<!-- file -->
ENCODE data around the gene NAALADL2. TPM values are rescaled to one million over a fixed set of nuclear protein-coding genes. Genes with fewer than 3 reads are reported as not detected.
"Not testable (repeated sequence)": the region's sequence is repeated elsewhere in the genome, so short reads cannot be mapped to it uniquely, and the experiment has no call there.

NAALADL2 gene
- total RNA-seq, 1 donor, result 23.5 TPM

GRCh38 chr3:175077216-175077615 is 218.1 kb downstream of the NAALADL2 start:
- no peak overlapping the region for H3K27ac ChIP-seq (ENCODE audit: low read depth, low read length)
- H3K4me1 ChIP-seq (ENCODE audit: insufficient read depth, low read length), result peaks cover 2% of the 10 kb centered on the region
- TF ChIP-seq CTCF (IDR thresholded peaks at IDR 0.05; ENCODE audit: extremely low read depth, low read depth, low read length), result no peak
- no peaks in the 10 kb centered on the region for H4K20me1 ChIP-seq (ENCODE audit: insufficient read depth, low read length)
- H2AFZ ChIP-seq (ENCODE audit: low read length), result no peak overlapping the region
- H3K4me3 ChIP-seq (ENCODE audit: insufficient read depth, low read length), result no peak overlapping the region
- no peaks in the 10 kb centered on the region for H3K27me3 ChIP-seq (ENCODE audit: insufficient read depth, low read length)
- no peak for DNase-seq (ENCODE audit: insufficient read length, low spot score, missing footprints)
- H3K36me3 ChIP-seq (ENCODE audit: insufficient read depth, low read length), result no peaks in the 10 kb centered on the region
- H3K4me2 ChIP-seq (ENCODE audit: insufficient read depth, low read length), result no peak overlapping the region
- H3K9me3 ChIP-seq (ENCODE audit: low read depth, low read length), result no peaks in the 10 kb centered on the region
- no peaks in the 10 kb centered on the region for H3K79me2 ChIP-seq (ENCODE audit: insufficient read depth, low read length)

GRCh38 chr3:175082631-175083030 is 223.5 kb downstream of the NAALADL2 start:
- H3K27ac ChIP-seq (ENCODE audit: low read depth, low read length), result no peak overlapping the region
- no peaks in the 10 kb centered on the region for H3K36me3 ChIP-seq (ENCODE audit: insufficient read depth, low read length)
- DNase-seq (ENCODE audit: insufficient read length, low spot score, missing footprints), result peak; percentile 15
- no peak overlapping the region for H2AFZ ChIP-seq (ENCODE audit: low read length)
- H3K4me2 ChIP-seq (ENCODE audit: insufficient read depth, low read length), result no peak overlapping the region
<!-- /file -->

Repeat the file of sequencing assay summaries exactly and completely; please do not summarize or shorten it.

ENCODE data around the gene NAALADL2. TPM values are rescaled to one million over a fixed set of nuclear protein-coding genes. Genes with fewer than 3 reads are reported as not detected.
"Not testable (repeated sequence)": the region's sequence is repeated elsewhere in the genome, so short reads cannot be mapped to it uniquely, and the experiment has no call there.

NAALADL2 gene
- total RNA-seq, 1 donor, result 23.5 TPM

GRCh38 chr3:175077216-175077615 is 218.1 kb downstream of the NAALADL2 start:
- no peak overlapping the region for H3K27ac ChIP-seq (ENCODE audit: low read depth, low read length)
- H3K4me1 ChIP-seq (ENCODE audit: insufficient read depth, low read length), result peaks cover 2% of the 10 kb centered on the region
- TF ChIP-seq CTCF (IDR thresholded peaks at IDR 0.05; ENCODE audit: extremely low read depth, low read depth, low read length), result no peak
- no peaks in the 10 kb centered on the region for H4K20me1 ChIP-seq (ENCODE audit: insufficient read depth, low read length)
- H2AFZ ChIP-seq (ENCODE audit: low read length), result no peak overlapping the region
- H3K4me3 ChIP-seq (ENCODE audit: insufficient read depth, low read length), result no peak overlapping the region
- no peaks in the 10 kb centered on the region for H3K27me3 ChIP-seq (ENCODE audit: insufficient read depth, low read length)
- no peak for DNase-seq (ENCODE audit: insufficient read length, low spot score, missing footprints)
- H3K36me3 ChIP-seq (ENCODE audit: insufficient read depth, low read length), result no peaks in the 10 kb centered on the region
- H3K4me2 ChIP-seq (ENCODE audit: insufficient read depth, low read length), result no peak overlapping the region
- H3K9me3 ChIP-seq (ENCODE audit: low read depth, low read length), result no peaks in the 10 kb centered on the region
- no peaks in the 10 kb centered on the region for H3K79me2 ChIP-seq (ENCODE audit: insufficient read depth, low read length)

GRCh38 chr3:175082631-175083030 is 223.5 kb downstream of the NAALADL2 start:
- H3K27ac ChIP-seq (ENCODE audit: low read depth, low read length), result no peak overlapping the region
- no peaks in the 10 kb centered on the region for H3K36me3 ChIP-seq (ENCODE audit: insufficient read depth, low read length)
- DNase-seq (ENCODE audit: insufficient read length, low spot score, missing footprints), result peak; percentile 15
- no peak overlapping the region for H2AFZ ChIP-seq (ENCODE audit: low read length)
- H3K4me2 ChIP-seq (ENCODE audit: insufficient read depth, low read length), result no peak overlapping the region